Combining Big Data and Cloud: Transforming IT and Business

Despite challenges, combining Big Data and cloud computing delivers huge business value.
Posted September 16, 2014
By

Larry Marion


Sick of hearing and reading the buzzwords du jour: Big Data and cloud computing? Separately they are touted as solving all of the world’s ills, including curing cancer and hunger, though many warn that massive shifting of internal IT systems to the cloud will be a hazard to the career of IT pros in the enterprise.

However, several recent surveys I’ve been involved with indicate that Big Data projects and systems in the cloud – in other words, combining the technologies – genuinely have beneficial transformation impacts on the overall enterprise. Fortunately, the combination also provide numerous opportunities for IT pros.

The data on the impact of the cloud computing and Big Data together is particularly striking. Eight out of ten respondents to a Harvard Business Review Analytic Services survey earlier this year said the combination of cloud and Big Data was not only critical to their organizations, but has already had a transformational impact. While mobile devices and their access to enterprise systems also is clearly critical and transformational for a majority of respondents, it is important to note that cloud only becomes transformational for the majority of respondents when it is combined with mobile and/or Big Data (see table below).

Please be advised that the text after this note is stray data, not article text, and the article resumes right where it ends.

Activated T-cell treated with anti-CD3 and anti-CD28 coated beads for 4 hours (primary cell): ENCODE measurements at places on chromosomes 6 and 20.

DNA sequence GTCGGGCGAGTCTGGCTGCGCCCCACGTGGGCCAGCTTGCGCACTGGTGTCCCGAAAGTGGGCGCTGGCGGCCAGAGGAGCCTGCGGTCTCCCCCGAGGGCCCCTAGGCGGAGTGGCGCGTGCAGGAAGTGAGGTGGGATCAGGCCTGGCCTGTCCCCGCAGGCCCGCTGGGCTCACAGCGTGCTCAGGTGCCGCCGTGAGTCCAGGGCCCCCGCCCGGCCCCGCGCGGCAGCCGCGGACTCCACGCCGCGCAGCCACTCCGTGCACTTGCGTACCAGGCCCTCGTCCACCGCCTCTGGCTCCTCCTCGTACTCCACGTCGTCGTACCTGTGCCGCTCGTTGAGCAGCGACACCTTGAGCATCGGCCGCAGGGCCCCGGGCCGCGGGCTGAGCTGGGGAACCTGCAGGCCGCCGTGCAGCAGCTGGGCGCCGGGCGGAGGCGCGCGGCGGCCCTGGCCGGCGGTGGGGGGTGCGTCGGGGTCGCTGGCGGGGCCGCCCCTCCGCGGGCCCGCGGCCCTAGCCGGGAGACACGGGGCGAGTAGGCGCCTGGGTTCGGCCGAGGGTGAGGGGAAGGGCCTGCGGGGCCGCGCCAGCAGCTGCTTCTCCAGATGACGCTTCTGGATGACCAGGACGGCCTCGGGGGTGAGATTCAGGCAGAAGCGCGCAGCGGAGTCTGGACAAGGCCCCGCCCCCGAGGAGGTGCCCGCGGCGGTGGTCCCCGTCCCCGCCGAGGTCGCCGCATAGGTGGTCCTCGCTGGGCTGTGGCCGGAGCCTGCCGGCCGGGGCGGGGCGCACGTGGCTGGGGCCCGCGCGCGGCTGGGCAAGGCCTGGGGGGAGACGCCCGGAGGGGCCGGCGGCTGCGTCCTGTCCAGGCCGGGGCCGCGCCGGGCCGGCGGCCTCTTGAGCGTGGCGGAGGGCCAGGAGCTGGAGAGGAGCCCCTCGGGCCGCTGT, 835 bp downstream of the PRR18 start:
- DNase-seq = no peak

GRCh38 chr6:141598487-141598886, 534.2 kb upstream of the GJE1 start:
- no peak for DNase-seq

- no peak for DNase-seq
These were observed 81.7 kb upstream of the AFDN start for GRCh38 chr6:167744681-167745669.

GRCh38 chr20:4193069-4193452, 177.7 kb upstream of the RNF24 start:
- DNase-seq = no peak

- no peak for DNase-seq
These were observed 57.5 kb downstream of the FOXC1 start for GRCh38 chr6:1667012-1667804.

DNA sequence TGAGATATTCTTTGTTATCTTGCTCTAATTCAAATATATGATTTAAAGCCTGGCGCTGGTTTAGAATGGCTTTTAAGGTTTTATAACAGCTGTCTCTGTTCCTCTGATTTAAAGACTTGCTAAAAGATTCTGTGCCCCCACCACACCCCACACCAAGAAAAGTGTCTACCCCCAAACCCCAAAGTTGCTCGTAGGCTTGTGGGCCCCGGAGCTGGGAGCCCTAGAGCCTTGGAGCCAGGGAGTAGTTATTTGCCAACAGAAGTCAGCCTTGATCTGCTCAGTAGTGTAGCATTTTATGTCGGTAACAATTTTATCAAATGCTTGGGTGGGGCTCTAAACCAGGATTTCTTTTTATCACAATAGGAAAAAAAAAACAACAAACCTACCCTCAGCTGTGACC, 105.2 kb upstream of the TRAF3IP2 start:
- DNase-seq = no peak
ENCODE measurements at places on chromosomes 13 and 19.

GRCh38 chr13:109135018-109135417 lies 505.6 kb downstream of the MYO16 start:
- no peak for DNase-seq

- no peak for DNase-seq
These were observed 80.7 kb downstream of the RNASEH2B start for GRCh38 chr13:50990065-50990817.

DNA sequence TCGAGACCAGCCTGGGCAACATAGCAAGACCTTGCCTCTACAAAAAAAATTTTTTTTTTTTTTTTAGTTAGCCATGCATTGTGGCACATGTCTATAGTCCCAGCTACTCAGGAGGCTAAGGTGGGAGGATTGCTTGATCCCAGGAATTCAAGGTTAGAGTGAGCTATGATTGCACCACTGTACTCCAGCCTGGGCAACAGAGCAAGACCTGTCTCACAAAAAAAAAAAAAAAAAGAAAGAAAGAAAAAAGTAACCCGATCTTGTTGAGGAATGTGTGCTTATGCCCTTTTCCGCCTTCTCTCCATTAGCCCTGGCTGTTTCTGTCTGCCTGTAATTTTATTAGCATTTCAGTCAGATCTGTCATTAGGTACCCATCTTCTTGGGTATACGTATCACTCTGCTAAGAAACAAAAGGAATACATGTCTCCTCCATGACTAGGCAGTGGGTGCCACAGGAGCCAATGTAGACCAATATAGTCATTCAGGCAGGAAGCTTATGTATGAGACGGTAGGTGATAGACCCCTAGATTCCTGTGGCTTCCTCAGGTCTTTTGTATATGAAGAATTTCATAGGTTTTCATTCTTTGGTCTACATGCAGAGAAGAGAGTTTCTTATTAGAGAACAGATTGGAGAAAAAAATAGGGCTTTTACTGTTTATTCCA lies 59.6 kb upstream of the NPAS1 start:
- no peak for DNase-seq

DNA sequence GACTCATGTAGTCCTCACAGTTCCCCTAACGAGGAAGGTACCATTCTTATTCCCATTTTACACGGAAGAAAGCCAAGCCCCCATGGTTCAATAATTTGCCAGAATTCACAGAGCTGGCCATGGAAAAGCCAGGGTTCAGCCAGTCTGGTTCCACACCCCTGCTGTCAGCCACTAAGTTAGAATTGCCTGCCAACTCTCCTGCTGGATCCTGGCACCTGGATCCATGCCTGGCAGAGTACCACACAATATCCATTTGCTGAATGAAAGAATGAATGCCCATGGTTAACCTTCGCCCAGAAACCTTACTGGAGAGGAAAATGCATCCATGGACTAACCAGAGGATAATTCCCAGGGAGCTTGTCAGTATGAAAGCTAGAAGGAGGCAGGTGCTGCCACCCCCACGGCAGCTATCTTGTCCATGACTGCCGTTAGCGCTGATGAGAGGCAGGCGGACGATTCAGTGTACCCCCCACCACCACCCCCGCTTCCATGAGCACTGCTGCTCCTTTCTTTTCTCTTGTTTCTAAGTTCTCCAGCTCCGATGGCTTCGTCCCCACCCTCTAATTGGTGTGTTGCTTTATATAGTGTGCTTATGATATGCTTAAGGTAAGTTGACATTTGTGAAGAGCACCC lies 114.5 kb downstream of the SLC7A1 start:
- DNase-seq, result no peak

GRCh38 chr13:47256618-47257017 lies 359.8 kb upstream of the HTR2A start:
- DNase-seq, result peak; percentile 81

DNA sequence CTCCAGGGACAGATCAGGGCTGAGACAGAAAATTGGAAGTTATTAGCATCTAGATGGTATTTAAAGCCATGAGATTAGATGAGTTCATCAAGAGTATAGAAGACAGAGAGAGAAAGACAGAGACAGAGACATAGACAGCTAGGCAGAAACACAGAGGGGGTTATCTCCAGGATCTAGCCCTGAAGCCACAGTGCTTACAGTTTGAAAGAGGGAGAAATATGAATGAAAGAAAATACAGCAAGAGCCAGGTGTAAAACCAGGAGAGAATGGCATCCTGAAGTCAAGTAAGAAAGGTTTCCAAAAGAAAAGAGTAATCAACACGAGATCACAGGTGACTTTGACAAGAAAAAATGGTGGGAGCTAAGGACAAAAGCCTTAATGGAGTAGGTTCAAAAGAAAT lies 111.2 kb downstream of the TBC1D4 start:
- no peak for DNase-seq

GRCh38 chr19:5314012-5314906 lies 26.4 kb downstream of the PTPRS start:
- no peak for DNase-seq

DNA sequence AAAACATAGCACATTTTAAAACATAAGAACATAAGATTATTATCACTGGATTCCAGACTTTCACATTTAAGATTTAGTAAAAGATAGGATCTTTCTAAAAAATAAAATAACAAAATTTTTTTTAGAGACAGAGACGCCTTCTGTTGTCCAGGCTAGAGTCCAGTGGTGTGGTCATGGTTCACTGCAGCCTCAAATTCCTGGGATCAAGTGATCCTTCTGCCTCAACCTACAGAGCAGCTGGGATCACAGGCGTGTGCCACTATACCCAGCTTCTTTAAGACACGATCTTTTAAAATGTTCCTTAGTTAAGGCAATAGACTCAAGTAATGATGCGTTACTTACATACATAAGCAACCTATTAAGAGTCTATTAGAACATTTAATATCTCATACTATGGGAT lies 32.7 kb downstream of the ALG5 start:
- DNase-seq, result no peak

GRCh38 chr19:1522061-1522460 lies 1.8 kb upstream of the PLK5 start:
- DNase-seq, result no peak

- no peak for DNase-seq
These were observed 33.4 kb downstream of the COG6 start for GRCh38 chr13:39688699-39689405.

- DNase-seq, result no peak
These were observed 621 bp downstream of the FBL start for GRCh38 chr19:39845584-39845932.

how to chose a hard drive

Source: “Delivering on the Promise of Digital Transformation,” Harvard Business Review Analytic Services August, 2014

Of course, most of the Big Data and cloud-based transformation for the overall enterprise comes when employees have easier access to enterprise applications and data. Enterprise resource planning, customer relationship management, human capital management and other mission-critical apps taking advantage of Big Data information in the cloud will be the mother lode of business benefit within two years, according to the surveys and subsequent qualitative interviews. 

Currently, 41% of the 303 respondents to a survey on cloud tools indicated their organizations had already migrated critical enterprise apps to a private cloud, and half said the shift would occur by the end of 2015. In addition, 38% said they were already using private cloud for delivering high performance apps such as analytics, via the private cloud now. Roughly half said their organizations would be relying on a private cloud for analytics within two years.

Notice that cost savings are not the biggest benefit cited from cloud and big data project veterans. While reducing some IT costs has been widely noted as a cloud benefit, the combination of Big Data in the cloud is primarily seen as a top-line mover – increasing revenues directly or indirectly, via the identification, launch and operation of new products and services.

While the survey sample sizes were not large enough to drill down into specific user segments, qualitative research indicates that retailers and several other industries are among the biggest combiners of Big Data and the cloud.  Processing the torrent of marketing, point of sales, economic stats and other structured and unstructured data from external (cloud) and internal sources provides rich opportunities to increase sales and net income.

“Retailers love cloud-based customer experience applications because they help them know the customer and how to reach them,” notes Dain Hansen, director of integration product marketing for Oracle. “How customers are using social and tapping into their reviews and perspectives at every stage of buying cycle is very much a part of their everyday activities.”